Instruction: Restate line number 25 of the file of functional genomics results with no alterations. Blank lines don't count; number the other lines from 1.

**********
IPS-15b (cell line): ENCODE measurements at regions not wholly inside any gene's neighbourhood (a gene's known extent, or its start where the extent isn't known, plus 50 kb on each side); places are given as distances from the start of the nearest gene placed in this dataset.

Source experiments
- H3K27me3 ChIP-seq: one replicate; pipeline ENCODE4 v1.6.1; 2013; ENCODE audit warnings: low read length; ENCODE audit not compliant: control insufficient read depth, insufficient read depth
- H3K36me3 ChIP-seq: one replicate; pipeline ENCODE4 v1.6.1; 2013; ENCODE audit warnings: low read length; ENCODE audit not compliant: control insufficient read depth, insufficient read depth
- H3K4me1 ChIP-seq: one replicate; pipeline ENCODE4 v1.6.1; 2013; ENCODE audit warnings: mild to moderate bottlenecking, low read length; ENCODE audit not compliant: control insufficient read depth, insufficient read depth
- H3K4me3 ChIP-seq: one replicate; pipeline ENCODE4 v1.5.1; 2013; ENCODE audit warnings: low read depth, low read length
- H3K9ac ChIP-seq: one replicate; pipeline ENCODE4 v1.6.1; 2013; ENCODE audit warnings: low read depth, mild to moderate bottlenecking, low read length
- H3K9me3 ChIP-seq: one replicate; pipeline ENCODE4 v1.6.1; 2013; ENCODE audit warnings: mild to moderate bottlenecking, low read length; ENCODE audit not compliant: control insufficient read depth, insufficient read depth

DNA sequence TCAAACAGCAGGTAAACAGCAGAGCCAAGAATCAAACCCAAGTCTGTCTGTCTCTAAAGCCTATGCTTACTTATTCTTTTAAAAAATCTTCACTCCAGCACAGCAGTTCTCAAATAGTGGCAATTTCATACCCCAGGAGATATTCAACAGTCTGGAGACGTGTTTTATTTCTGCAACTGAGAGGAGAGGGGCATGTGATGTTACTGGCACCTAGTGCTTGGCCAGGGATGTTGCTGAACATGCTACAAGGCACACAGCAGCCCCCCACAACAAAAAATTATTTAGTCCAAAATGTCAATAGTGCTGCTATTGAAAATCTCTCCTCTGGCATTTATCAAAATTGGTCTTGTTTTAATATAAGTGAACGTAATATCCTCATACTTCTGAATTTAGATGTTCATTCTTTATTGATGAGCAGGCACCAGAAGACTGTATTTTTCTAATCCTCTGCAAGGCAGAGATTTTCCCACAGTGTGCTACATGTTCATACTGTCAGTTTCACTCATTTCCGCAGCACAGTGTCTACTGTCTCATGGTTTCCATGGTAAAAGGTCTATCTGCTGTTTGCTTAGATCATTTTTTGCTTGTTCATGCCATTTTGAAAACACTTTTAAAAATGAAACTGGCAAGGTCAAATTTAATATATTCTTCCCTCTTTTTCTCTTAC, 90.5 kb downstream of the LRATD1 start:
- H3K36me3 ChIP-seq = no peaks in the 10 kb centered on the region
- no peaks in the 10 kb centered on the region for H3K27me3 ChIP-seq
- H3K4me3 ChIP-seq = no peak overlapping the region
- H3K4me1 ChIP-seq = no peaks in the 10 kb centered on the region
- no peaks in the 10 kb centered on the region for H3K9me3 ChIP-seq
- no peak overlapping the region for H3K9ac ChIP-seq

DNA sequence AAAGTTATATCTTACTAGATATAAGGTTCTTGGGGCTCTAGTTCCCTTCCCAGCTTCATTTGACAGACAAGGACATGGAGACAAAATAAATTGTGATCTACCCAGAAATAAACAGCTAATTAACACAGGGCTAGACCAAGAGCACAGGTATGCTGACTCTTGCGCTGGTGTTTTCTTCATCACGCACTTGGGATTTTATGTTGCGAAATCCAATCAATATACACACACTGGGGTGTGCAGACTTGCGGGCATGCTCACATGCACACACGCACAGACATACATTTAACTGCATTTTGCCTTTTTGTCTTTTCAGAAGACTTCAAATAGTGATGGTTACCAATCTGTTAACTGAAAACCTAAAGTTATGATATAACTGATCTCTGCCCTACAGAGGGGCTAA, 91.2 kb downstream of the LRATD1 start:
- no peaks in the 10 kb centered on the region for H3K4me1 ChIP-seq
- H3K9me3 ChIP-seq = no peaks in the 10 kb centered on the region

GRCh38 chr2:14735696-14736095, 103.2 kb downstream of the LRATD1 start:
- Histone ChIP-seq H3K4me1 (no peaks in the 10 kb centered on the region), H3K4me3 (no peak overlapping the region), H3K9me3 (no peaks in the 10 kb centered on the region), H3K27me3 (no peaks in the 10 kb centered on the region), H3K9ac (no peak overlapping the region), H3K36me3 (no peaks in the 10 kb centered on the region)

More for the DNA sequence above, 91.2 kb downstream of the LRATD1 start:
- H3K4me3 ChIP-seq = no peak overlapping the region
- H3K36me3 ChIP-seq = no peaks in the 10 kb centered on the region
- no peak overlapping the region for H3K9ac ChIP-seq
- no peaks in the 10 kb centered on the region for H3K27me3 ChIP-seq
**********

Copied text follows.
- no peaks in the 10 kb centered on the region for H3K27me3 ChIP-seq